In what appears to be excellent news, coral cover in parts of the Great Barrier Reef is at an all-time high, according to new data from the Australian Institute of Marine Science. But this does not necessarily mean that our beloved reef is in good health.
In the north of the reef, coral cover usually fluctuates between 20% and 30%. It currently stands at 36%, the highest level since monitoring began more than three decades ago.
This level of coral cover is warmly coming off the back of a disturbing decade in which the reef has endured six massive coral bleaching events, four severe tropical cyclones, active crown-of-thorn starfish outbreaks and impacts on water quality after flooding. So what’s going on?
High coral cover findings can be deceptive as they can be the result of just a few dominant species growing rapidly after disturbance (such as massive bleaching). However, these same corals are very sensitive to disturbance and are likely to become extinct within a few years.
The data is robust
The Great Barrier Reef spans 2,300 kilometers and includes more than 3,000 individual reefs. It is an exceptionally diverse ecosystem with more than 12,000 animal species, plus many thousands more species of plankton and marine flora.
The reef is teetering on the brink of receiving an “at risk” list from the World Heritage Committee. And recently it was described in the State of the Environment Report as in a bad and deteriorating condition.
To protect the Great Barrier Reef, we need to monitor and report on its condition on a regular basis. The Australian Institute of Marine Science’s long-term monitoring program has been collecting and providing this information since 1985.
The approach involves examining a selection of reefs representing different habitat types (inshore, midshelf, offshore) and management zones. The latest report provides a robust and valuable summary of how coral cover has changed over the past 36 years across 87 reefs across three sectors (north, central and south).
Overall, the long-term monitoring team has found that coral cover has increased on most reefs. The level of coral cover on reefs at Cape Grenville and Princess Charlotte Bay in the northern sector has recovered from bleaching, with two reefs exceeding 75% coverage.
In the central sector, where coral cover has historically been lower than in the north and south, coral cover is now high across the region at 33%.
The southern sector has a dynamic record of coral cover. In the late 1980s, coral cover surpassed 40%, before falling to a region-wide low of 12% in 2011 after Cyclone Hamish.
The region is currently experiencing outbreaks of crown of thorns. And yet the coral cover in this area is still relatively high at 34%.
Based on this robust dataset, which shows an increase in coral cover indicative of recovery across the region, the Great Barrier Reef should be doing well – right?Juvenile branching Acropora colonizing bare space after a bleaching event. [Photo: Zoe Richards]
Are we being ambushed by coral cover?
In the report from the Australian Institute of Marine Science, reef restoration only refers to an increase in coral cover, so let’s unpack this term.
Coral cover is a broad proxy metric indicating habitat condition. It is relatively easy data to collect and report on, and it is the most commonly used metric for measuring coral reefs.
Finding high coral cover can mean a reef in good condition, and an increase in coral cover after disturbance can mean a recovering reef.
But in this case, the reef is more likely to be dominated by only a few species, as the report states that branching and plating Acropora species have stimulated coral cover recovery.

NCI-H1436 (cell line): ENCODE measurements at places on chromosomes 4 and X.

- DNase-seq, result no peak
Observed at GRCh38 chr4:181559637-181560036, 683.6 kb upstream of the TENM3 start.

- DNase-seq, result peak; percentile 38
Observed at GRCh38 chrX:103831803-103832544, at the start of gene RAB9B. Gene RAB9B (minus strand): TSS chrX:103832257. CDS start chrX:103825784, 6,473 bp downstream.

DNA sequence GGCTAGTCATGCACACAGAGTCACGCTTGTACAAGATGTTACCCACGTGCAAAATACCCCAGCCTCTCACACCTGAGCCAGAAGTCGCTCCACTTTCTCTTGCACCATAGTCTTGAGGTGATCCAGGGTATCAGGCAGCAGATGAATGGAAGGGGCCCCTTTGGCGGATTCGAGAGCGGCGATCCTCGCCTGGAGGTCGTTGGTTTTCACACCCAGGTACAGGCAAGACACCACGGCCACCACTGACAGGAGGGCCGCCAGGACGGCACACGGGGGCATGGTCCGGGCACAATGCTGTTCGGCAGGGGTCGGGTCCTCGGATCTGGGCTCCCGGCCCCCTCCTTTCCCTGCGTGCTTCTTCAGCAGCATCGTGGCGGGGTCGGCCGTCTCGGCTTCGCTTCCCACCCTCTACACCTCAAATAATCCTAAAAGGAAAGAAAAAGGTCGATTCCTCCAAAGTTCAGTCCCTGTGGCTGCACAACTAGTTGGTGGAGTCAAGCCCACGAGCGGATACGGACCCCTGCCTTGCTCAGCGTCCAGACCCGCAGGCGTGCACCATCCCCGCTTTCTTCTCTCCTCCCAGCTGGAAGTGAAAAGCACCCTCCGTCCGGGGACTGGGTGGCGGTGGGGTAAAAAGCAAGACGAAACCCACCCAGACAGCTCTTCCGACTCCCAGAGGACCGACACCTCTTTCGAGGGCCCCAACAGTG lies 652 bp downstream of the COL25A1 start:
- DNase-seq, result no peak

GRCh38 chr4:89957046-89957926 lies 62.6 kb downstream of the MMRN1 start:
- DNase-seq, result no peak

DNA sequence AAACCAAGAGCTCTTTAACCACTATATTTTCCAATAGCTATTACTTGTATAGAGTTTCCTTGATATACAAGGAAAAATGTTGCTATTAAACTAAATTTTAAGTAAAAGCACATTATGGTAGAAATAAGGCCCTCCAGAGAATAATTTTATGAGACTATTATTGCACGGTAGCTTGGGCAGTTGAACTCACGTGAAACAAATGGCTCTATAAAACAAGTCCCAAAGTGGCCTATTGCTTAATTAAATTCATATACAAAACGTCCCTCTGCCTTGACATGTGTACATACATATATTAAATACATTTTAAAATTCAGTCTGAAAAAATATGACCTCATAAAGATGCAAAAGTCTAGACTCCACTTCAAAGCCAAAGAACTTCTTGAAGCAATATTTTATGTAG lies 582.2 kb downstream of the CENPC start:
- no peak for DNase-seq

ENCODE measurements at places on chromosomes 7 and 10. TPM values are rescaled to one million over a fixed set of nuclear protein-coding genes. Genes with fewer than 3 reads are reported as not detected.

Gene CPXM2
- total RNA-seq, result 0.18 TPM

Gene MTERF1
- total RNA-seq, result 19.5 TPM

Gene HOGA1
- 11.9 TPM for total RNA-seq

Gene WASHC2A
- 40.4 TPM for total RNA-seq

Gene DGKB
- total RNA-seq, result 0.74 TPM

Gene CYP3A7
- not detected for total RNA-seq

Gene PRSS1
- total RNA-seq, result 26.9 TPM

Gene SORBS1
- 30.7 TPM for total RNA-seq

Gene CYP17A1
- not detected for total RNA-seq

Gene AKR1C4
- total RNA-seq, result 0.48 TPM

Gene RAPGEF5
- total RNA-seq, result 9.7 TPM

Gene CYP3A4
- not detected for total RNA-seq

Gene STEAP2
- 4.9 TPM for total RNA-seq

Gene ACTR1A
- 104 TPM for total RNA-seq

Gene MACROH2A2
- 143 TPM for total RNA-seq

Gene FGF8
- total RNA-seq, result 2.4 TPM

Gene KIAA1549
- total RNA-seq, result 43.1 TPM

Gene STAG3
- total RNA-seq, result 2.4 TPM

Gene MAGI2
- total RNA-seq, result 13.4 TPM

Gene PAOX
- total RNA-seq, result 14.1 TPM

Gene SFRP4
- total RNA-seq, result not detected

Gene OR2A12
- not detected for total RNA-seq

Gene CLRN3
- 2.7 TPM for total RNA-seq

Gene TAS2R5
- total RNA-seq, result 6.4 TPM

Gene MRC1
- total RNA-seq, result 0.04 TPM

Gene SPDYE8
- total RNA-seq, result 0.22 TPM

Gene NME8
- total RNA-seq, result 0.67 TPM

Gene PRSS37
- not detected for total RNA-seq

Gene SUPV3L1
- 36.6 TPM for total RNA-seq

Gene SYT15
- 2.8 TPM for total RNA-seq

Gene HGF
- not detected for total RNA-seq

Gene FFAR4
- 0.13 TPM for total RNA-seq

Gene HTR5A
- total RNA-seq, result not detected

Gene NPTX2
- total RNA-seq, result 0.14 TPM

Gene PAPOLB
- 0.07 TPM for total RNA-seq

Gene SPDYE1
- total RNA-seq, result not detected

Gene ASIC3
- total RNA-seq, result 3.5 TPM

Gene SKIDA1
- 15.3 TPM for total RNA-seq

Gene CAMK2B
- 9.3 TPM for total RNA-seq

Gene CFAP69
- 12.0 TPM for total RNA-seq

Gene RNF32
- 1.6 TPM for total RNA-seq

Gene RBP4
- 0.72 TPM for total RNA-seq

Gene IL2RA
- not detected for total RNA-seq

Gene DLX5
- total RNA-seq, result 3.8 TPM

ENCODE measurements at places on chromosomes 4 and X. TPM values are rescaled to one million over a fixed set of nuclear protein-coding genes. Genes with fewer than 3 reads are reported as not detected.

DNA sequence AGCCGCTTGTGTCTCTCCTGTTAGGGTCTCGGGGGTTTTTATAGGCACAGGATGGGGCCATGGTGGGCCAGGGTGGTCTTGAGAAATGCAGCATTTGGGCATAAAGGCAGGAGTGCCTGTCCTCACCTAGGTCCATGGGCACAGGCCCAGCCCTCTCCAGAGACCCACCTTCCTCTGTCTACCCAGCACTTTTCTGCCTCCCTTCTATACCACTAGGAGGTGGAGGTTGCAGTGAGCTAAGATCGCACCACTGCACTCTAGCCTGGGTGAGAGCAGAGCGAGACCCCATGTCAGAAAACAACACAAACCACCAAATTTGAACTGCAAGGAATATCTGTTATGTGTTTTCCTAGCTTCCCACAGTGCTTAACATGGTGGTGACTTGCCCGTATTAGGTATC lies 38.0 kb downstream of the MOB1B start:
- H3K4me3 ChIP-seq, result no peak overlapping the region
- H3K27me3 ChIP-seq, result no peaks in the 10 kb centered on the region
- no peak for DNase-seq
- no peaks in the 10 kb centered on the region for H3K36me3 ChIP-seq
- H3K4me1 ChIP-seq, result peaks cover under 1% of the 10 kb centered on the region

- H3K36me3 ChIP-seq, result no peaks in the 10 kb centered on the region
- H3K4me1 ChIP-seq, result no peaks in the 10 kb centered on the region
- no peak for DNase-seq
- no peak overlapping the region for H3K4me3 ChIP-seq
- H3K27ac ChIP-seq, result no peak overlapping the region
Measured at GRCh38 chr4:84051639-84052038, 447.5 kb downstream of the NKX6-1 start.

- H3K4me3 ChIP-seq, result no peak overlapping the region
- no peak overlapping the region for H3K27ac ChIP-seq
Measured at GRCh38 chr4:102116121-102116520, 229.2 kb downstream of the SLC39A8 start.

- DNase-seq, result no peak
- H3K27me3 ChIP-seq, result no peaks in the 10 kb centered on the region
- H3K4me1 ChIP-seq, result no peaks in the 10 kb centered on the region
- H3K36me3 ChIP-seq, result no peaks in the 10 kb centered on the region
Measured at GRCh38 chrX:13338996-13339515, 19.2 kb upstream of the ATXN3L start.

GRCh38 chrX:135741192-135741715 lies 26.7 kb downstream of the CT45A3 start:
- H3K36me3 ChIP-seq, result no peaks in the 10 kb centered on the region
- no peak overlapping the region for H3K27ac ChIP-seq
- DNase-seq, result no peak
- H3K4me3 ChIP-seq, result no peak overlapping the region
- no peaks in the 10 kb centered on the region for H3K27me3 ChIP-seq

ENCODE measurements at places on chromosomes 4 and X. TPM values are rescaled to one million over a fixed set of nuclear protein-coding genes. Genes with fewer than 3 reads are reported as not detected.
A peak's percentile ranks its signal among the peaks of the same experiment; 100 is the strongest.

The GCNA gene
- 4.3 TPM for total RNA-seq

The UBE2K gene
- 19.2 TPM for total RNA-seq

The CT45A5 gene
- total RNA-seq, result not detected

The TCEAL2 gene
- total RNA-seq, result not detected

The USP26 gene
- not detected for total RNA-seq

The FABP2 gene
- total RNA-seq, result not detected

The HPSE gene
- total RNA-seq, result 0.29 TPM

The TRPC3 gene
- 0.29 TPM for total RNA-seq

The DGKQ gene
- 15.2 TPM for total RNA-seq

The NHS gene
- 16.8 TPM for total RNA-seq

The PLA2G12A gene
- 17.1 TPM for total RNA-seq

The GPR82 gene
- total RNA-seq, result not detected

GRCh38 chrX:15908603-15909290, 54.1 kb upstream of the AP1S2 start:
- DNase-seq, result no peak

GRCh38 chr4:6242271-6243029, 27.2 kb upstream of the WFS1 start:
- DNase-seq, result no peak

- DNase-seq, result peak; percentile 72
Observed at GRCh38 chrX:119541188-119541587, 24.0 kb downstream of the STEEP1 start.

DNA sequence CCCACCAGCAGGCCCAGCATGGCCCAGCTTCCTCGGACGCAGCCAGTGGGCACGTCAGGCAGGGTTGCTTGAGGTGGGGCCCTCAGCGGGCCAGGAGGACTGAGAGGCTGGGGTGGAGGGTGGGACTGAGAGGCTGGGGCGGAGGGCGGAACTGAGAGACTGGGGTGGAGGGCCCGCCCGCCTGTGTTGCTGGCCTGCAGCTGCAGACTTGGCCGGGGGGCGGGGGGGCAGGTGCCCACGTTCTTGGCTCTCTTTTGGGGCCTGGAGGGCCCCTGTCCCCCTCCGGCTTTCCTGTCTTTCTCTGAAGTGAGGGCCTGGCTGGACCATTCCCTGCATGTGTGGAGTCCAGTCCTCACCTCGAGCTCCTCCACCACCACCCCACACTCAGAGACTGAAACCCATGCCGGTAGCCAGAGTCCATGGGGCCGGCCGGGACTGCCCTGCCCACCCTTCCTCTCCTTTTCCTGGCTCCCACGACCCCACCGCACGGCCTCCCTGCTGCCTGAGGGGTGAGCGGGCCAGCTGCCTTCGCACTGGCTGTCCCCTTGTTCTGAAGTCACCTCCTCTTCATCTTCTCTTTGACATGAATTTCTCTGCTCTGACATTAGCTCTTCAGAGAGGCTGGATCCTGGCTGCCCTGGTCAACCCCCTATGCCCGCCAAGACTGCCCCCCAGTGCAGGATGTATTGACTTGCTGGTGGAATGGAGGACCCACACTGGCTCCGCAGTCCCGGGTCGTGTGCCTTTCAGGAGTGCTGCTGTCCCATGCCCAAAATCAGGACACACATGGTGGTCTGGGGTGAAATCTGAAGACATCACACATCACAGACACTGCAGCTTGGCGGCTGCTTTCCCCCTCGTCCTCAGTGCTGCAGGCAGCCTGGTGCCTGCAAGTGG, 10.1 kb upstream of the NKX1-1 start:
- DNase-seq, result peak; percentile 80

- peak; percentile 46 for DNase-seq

Acropora corals are known for their “boom and bust” life cycle. After disturbances such as a cyclone, Acropora species act as pioneers. They quickly recruit and colonize the bare space, and the laterally growing plate-like species can quickly cover large areas.
Fast-growing Acropora corals tend to dominate during the early phase of recovery after disturbances such as the recent series of massive bleaching events. However, these same corals are often susceptible to wave damage, disease or coral bleaching and tend to break down within a few years.
Deducing that a reef has been restored by a person being towed behind a boat to get a quick visual estimate of coral cover is like flying in a helicopter and saying a forest fire-affected has recovered because the canopy has grown back .
It does not provide information about diversity, or the abundance and health of other animals and plants that live in and among the trees, or coral.
My study, published last year, examined 44 years of coral distribution records around Jiigurru, Lizard Island, on the north side of the Great Barrier Reef.
It suggested that 28 of the 368 hard coral species recorded at that location have not been seen for at least a decade and are in danger of extinction.
Lizard Island is a location where coral cover has increased rapidly since the devastating 2016-17 bleaching event. Even so, there is still a real risk that local extinctions of coral species have occurred.
While there is no data to prove or disprove it, extinction or local decline of coral-bound marine life, such as coral-eating fish, crustaceans and mollusks, is also likely to have occurred.
Without more information at the level of individual species, it is impossible to understand how much of the Great Barrier Reef has been lost or recovered since the last mass bleaching event.
Based on the coral cover data, it’s tempting to be optimistic. But as more frequent and severe heatwaves and cyclones are predicted in the future, it’s prudent to be cautious about the reef’s perceived recovery or resilience.
Zoe Richards is a Senior Research Fellow at Curtin University. This article is republished from The Conversation under a Creative Commons license. Read the original article.
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